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Editorial modeling (part 2)

Several models recently asked me about editorial modeling: They wanted to know what it was, if it was worth their time, and what “editorial agencies” had to do with any of that. In the past, I’ve addressed the simple definitions of editorial and commercial modeling (editorial is story illustration and commercial involves selling a product). Editorial agencies I’ve defined as: Agencies whose goal is to promote a select group of models through editorial assignments, as opposed to commercial agencies whose goal it is to provide a specific type of model to a client to meet the client’s particular needs at the time. Now, in the end, the goal of any agency is to provide models to advertisers (because these are the people who pay models). Thus, generally speaking, most agencies can be considered commercial agencies. It is the value added by specific models to advertisers, and how the models are promoted, which separates the two types of agencies.


Photographer: John Fisher; Model: Jessica Bleier, Front Model Management, South Beach (Miami Beach, Florida)

I have discussed the value of editorial modeling in terms of self-promotion and name identification, which would raise the commercial value of the model to advertising clients. In short, a model might be a little big in the hip, have an odd growth on her face, and not be blonde, but if she has been on countless Vogue covers, she is worth a fortune to Revlon and thus paid accordingly (for the Revlon ads, not the Vogue covers).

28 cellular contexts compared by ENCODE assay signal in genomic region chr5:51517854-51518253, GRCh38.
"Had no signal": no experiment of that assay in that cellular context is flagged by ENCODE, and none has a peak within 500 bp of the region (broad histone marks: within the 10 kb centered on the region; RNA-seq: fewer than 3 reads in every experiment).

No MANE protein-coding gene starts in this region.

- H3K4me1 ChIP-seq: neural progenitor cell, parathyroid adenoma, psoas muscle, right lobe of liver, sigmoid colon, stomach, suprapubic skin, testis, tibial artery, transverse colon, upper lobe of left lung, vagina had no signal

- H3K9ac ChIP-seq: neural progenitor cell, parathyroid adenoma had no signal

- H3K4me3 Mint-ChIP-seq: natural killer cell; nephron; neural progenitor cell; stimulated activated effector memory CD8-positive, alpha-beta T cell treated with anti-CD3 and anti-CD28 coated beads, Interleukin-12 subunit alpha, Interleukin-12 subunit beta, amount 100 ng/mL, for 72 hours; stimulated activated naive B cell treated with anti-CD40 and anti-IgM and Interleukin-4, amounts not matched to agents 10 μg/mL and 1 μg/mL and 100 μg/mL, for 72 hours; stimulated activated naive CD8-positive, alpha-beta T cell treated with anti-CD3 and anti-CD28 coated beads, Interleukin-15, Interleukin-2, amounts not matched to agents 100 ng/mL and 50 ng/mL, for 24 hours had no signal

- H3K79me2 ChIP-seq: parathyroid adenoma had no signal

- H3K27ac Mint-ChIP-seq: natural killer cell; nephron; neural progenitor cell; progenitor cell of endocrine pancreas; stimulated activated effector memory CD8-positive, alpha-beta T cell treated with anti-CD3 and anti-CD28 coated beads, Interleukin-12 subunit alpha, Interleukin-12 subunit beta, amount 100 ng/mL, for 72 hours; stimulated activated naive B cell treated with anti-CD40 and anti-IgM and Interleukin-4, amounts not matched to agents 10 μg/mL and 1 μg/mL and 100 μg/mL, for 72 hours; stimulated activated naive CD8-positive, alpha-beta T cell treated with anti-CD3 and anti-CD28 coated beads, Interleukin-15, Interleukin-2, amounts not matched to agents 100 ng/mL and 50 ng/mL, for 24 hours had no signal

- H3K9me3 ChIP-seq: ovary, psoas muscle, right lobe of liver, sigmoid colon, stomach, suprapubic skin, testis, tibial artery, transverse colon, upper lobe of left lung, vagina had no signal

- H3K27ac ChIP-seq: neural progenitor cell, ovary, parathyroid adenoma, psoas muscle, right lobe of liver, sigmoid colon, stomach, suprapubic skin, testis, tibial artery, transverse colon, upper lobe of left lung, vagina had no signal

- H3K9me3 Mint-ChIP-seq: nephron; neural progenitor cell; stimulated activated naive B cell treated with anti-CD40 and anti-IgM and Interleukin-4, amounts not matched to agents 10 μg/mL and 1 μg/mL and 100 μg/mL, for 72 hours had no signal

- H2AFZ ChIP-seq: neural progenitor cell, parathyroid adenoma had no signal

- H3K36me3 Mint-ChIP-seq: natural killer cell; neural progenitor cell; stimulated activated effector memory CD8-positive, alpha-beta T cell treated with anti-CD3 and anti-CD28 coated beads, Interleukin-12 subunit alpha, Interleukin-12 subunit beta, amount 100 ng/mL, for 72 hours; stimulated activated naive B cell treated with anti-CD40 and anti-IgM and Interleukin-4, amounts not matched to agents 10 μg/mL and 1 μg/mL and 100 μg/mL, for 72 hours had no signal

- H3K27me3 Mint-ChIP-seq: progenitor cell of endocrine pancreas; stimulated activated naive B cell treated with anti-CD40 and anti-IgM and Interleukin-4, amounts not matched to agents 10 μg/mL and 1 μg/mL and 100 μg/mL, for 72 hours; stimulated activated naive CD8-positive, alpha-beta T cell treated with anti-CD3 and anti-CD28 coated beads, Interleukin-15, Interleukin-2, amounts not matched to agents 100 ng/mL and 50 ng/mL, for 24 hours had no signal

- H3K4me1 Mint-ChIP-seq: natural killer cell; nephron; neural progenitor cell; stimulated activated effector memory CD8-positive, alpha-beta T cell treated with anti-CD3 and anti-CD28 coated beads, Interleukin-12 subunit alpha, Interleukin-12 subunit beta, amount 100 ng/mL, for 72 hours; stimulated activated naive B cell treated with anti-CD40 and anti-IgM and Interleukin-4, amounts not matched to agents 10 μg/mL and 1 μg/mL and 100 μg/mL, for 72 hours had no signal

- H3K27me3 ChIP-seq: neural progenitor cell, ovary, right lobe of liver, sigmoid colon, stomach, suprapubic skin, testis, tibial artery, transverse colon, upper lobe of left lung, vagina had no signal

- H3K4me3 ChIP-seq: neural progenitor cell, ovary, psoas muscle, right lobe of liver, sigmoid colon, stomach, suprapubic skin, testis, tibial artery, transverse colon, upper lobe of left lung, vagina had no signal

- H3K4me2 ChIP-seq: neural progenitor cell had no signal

Of course, I am not referring to anyone specifically, this is just a general example, and not to be confused with real life.

However, in reviewing my comments on this area, I realized I had left out one very important (and bizarre) value attached to editorial modeling (and photography). This business, particularly at the upper levels, is one of processionary caterpillars. For those who are unfamiliar with the term, processionary caterpillars are caterpillars who travel through the jungle with the head of one pressed firmly against the butt of the caterpillar in front of it. They travel along like this until a food source is found—it’s said that if you gather a string of these caterpillars and arrange them so they form a circle, they will march around happily until they starve to death. The comparison to advertising is that if someone else is doing it, or using someone, then by God, we should be doing it too! The old saw in business is that no middle manager ever lost his job recommending AT&T or IBM.

How does this apply to modeling or photography? Well, this is why editorial assignments are held in such high esteem. Theoretically, a major magazine (and for fun, let’s just say Sports Illustrated) can chose any model they want to appear in a special issue (and again, since I am just goofing around, let’s say the swimsuit issue). And that magazine can pick any model they want to appear on the cover. Virtually any model in the business likes to travel, go to exotic locations, be fawned over, pampered and have all of her expenses paid, so who wouldn’t take the assignment? In addition, the magazine could probably pick any photographer for the assignment, pay only expenses, let them shoot some of the most delightful feminine creatures on Earth, and I doubt they would have any problem finding takers from the most talented and successful photographers in the world.